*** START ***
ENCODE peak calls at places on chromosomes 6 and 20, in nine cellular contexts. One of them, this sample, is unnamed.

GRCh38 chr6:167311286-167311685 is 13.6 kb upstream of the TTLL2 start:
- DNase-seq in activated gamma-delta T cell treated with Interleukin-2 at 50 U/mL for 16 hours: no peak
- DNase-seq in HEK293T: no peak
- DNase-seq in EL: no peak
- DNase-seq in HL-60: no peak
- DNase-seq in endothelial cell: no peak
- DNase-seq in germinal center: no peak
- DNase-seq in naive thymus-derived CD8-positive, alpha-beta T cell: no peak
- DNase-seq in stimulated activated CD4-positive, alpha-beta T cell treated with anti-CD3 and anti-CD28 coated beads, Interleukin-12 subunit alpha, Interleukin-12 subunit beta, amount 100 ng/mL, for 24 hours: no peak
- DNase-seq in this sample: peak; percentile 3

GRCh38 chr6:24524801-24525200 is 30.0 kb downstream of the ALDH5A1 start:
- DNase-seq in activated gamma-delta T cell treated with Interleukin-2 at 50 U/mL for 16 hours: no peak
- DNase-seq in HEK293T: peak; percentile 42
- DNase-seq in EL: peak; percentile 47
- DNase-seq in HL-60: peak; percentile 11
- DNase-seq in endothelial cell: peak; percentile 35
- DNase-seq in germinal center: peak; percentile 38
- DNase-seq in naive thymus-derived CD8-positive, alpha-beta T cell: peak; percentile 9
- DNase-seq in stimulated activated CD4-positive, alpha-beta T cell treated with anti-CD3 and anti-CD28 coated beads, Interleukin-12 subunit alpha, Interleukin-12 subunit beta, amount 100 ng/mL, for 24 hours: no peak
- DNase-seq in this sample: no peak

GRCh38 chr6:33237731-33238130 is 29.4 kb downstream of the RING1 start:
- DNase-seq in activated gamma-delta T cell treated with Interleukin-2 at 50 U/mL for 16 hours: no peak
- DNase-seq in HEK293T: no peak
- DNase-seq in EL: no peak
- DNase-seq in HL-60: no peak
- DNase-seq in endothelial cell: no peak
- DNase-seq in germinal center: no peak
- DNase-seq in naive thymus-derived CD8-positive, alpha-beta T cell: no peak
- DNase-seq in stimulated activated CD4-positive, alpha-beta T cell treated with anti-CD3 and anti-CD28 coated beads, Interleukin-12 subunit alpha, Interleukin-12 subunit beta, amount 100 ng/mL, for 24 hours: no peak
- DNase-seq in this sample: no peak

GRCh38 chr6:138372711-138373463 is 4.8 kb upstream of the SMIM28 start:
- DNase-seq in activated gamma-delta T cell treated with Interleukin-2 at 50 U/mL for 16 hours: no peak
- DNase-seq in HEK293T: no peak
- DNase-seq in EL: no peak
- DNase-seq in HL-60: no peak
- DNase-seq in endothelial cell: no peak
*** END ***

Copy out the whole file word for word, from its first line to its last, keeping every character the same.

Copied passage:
ENCODE peak calls at places on chromosomes 6 and 20, in nine cellular contexts. One of them, this sample, is unnamed.

GRCh38 chr6:167311286-167311685 is 13.6 kb upstream of the TTLL2 start:
- DNase-seq in activated gamma-delta T cell treated with Interleukin-2 at 50 U/mL for 16 hours: no peak
- DNase-seq in HEK293T: no peak
- DNase-seq in EL: no peak
- DNase-seq in HL-60: no peak
- DNase-seq in endothelial cell: no peak
- DNase-seq in germinal center: no peak
- DNase-seq in naive thymus-derived CD8-positive, alpha-beta T cell: no peak
- DNase-seq in stimulated activated CD4-positive, alpha-beta T cell treated with anti-CD3 and anti-CD28 coated beads, Interleukin-12 subunit alpha, Interleukin-12 subunit beta, amount 100 ng/mL, for 24 hours: no peak
- DNase-seq in this sample: peak; percentile 3

GRCh38 chr6:24524801-24525200 is 30.0 kb downstream of the ALDH5A1 start:
- DNase-seq in activated gamma-delta T cell treated with Interleukin-2 at 50 U/mL for 16 hours: no peak
- DNase-seq in HEK293T: peak; percentile 42
- DNase-seq in EL: peak; percentile 47
- DNase-seq in HL-60: peak; percentile 11
- DNase-seq in endothelial cell: peak; percentile 35
- DNase-seq in germinal center: peak; percentile 38
- DNase-seq in naive thymus-derived CD8-positive, alpha-beta T cell: peak; percentile 9
- DNase-seq in stimulated activated CD4-positive, alpha-beta T cell treated with anti-CD3 and anti-CD28 coated beads, Interleukin-12 subunit alpha, Interleukin-12 subunit beta, amount 100 ng/mL, for 24 hours: no peak
- DNase-seq in this sample: no peak

GRCh38 chr6:33237731-33238130 is 29.4 kb downstream of the RING1 start:
- DNase-seq in activated gamma-delta T cell treated with Interleukin-2 at 50 U/mL for 16 hours: no peak
- DNase-seq in HEK293T: no peak
- DNase-seq in EL: no peak
- DNase-seq in HL-60: no peak
- DNase-seq in endothelial cell: no peak
- DNase-seq in germinal center: no peak
- DNase-seq in naive thymus-derived CD8-positive, alpha-beta T cell: no peak
- DNase-seq in stimulated activated CD4-positive, alpha-beta T cell treated with anti-CD3 and anti-CD28 coated beads, Interleukin-12 subunit alpha, Interleukin-12 subunit beta, amount 100 ng/mL, for 24 hours: no peak
- DNase-seq in this sample: no peak

GRCh38 chr6:138372711-138373463 is 4.8 kb upstream of the SMIM28 start:
- DNase-seq in activated gamma-delta T cell treated with Interleukin-2 at 50 U/mL for 16 hours: no peak
- DNase-seq in HEK293T: no peak
- DNase-seq in EL: no peak
- DNase-seq in HL-60: no peak
- DNase-seq in endothelial cell: no peak